Ask a question, then let it "grow" in the silence and listen closely to the response. In some cases, you'll need to rephrase the question so it's clearer, or to focus the Decision Maker's response so it's more on target.

But those are exceptions. As a rule, once you've asked the question, bite your tongue and let the prospect talk. Listening well is at least as important a communication skill as speaking confidently.

There are other good reasons to ask fewer questions and allow more silence: constant interruptions to ask new questions may irritate the prospect.

Besides, if you let the prospect go at her own pace, and in the general direction she thinks best, you may find other potential needs opening up in ways that you wouldn't have anticipated.

Above all, don't be so busy asking questions (and thinking of what your next questions will be) that you neglect to listen to the answers you do get.  That's another benefit of the power of silence: silence gives you time not just to listen, but also time to think ahead.

Just what IS a buying signal?

A buying signal may come as any of a variety of  types of often subtle cues that the mood has shifted, and the other person is now ready to agree . . . or at least to be open to what you propose.


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Overcoming objections: why prospects DO NOT buy.

"OVERCOMING OBJECTIONS: WHY PROSPECTS DO NOT BUY" is  now  a short E-book,  available via Amazon. 

You can read it on a Kindle, or in various other E-reader formats, including your PC.  Amazon offfers free apps to enable you to do that.

Order e-edition of Overcoming objections: why prospects DO NOT buy

Prospecting for leads and other useful information via cold calling: essential info to be looking for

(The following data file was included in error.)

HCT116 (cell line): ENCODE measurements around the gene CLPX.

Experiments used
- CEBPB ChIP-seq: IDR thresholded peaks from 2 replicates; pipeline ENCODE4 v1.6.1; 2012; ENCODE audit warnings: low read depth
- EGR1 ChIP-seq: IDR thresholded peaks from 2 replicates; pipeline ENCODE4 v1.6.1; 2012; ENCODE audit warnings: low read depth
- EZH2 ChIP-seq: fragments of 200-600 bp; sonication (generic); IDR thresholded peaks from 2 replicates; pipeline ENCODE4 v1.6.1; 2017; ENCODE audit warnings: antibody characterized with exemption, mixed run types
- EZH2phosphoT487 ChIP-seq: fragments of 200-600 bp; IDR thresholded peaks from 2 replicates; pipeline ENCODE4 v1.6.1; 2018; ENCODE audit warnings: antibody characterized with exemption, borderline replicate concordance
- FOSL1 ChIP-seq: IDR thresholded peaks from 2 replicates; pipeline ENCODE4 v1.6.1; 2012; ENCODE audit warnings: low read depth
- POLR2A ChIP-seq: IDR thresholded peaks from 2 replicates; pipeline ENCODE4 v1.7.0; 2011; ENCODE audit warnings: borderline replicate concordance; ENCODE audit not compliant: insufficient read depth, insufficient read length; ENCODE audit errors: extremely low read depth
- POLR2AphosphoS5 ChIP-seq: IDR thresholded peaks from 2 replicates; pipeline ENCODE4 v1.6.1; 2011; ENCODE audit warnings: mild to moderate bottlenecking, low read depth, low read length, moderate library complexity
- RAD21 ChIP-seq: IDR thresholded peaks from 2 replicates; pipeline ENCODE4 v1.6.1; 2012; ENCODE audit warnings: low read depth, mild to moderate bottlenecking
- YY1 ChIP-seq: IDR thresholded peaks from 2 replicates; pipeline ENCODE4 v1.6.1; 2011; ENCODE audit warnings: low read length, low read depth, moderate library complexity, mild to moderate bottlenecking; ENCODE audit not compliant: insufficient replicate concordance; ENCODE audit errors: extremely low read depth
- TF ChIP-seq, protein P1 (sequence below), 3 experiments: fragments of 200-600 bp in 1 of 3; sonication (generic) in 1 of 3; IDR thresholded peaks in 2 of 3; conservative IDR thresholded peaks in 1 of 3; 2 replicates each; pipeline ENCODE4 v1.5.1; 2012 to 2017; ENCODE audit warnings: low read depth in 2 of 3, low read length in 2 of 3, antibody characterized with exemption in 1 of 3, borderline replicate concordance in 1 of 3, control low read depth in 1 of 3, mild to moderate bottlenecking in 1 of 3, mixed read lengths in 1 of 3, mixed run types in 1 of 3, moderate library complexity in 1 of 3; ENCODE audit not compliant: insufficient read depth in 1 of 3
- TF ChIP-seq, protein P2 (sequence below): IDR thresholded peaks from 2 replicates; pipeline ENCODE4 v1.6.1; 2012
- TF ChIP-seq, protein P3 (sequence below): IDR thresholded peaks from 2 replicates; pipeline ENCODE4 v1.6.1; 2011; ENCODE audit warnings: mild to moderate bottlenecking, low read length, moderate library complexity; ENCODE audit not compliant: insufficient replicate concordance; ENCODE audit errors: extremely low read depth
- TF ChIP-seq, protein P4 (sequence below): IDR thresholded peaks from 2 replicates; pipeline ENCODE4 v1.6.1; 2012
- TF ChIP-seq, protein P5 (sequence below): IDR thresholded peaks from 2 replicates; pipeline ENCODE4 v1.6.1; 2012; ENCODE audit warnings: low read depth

In sales skills terminology, "prospecting" often means looking for industrial parks and the like, then doing a quick sweep in order to rapidly scan and flush out potential prospects.

In those sweeps, you speak briefly with the receptionist or secretary to make a quick determination of whether it is worth calling back to see the Decision Maker.

Just what information you are looking for at this early stage of your search for viable leads will vary with your product and the market. The checklist below is a starting point; adapt it to your own uses.

Checklist: The Kinds of Information to be Looking for When Cold Calling

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Cold calling: when you CAN use it as a way to make the sale

Cold calls as a sales method

Good sales can flow from cold calls. While cold-calling should NOT be your primary way of approaching new prospects, there will be times when it is appropriate as a selling tool.

For example, if you have open time between scheduled calls, consider using it to "smoke-stack" for other leads. (The term arose when sales people would drive around looking for factory smoke-stacks to guide them to industrial prospects. Now most smoke-stacking is done by scanning the list of tenants at the elevators of office towers and entrances to commercial parks.)

You may spot a possible prospect, and knock on the door in the hope